During the 40 years or so of the modern evolution of the Black Studies movement in America’s colleges and universities, we have made major progress in research, writing, teaching and authorship. We have also sometimes accepted the stories we’ve been too often told as true without critical examination. In fact, there is much to be said for providing people who have most often been taught and told relentlessly that they have no worthwhile history and contributions that they actually have much, much more than anyone knows.
Using one positive extreme to combat and neutralize a negative extreme is a well-worn and effective tactic, and clearly African folk needed it in the case of Black History. But, again, after 40 years and then some (rigorous Black History research started well before 1968-69), it’s time we re-looked at some issues we’ve just assumed to be accurate and true. Such re-examination will not always make us feel good, but things that will help us move forward don’t always tweak our sweet tooth anyway.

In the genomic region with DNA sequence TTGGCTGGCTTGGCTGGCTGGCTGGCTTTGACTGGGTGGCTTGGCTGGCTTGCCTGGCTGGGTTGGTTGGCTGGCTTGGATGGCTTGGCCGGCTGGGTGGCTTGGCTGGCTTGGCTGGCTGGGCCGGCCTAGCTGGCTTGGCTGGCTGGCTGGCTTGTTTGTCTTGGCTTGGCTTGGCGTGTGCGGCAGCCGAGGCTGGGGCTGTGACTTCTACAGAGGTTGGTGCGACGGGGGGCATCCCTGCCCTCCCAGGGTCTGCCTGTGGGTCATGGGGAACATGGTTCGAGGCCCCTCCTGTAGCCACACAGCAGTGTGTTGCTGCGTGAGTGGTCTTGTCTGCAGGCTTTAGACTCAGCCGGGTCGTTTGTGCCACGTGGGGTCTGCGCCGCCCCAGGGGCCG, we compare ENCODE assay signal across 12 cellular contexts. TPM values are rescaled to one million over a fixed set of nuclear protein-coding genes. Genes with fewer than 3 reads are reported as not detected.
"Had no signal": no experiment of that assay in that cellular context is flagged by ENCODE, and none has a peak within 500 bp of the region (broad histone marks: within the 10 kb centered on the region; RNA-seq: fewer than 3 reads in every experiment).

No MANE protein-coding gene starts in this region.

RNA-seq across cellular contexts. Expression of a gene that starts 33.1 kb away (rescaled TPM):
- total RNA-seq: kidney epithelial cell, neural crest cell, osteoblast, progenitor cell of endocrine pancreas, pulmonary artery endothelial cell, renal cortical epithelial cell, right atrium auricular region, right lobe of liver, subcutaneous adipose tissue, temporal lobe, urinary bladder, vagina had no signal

One such example is a basic tenet of African American history and culture–the 40 acres and a mule “promise.” Clearly, such a promise should have been made, we deserved for it to have been made, and we had more than earned that promise at the time it was allegedly made. So, we anticipated the promise, hoped for it, but, in fact, White folks simply did not provide it.
The 40 acres and a mule concept: That between 1861 (the Emancipation Proclamation, the Confiscation Acts, Sherman’s Field Order No. 15, the Southern Homestead Act, the Freedmen’s Bureau Acts) and 1877 (the effective ending of Reconstruction), the American government made a promise to African Americans that Blacks would be given emancipation from slavery along with 40 acres of land for each family, and a mule and other farm implements to help plow it.
Well, with all due respect to my grandmother who told me the narrative passed down to her, that promise was not made and, thus, it was not broken.